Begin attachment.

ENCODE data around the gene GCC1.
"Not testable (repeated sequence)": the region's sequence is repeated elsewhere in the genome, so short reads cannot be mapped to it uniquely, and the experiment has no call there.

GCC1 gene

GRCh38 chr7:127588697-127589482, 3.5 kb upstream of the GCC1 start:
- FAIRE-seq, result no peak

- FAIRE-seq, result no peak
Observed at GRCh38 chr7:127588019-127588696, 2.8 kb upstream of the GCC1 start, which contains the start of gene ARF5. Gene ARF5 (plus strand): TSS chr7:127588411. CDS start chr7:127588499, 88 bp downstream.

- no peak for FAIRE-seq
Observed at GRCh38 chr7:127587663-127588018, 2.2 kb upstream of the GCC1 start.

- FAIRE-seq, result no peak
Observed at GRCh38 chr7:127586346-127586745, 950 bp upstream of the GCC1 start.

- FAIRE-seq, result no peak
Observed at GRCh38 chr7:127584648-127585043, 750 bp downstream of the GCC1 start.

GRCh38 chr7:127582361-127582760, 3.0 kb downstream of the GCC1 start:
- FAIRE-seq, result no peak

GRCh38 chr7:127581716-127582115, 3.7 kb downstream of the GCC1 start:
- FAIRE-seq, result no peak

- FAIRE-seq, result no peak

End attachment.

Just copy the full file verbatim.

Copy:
ENCODE data around the gene GCC1.
"Not testable (repeated sequence)": the region's sequence is repeated elsewhere in the genome, so short reads cannot be mapped to it uniquely, and the experiment has no call there.

GCC1 gene

GRCh38 chr7:127588697-127589482, 3.5 kb upstream of the GCC1 start:
- FAIRE-seq, result no peak

- FAIRE-seq, result no peak
Observed at GRCh38 chr7:127588019-127588696, 2.8 kb upstream of the GCC1 start, which contains the start of gene ARF5. Gene ARF5 (plus strand): TSS chr7:127588411. CDS start chr7:127588499, 88 bp downstream.

- no peak for FAIRE-seq
Observed at GRCh38 chr7:127587663-127588018, 2.2 kb upstream of the GCC1 start.

- FAIRE-seq, result no peak
Observed at GRCh38 chr7:127586346-127586745, 950 bp upstream of the GCC1 start.

- FAIRE-seq, result no peak
Observed at GRCh38 chr7:127584648-127585043, 750 bp downstream of the GCC1 start.

GRCh38 chr7:127582361-127582760, 3.0 kb downstream of the GCC1 start:
- FAIRE-seq, result no peak

GRCh38 chr7:127581716-127582115, 3.7 kb downstream of the GCC1 start:
- FAIRE-seq, result no peak

- FAIRE-seq, result no peak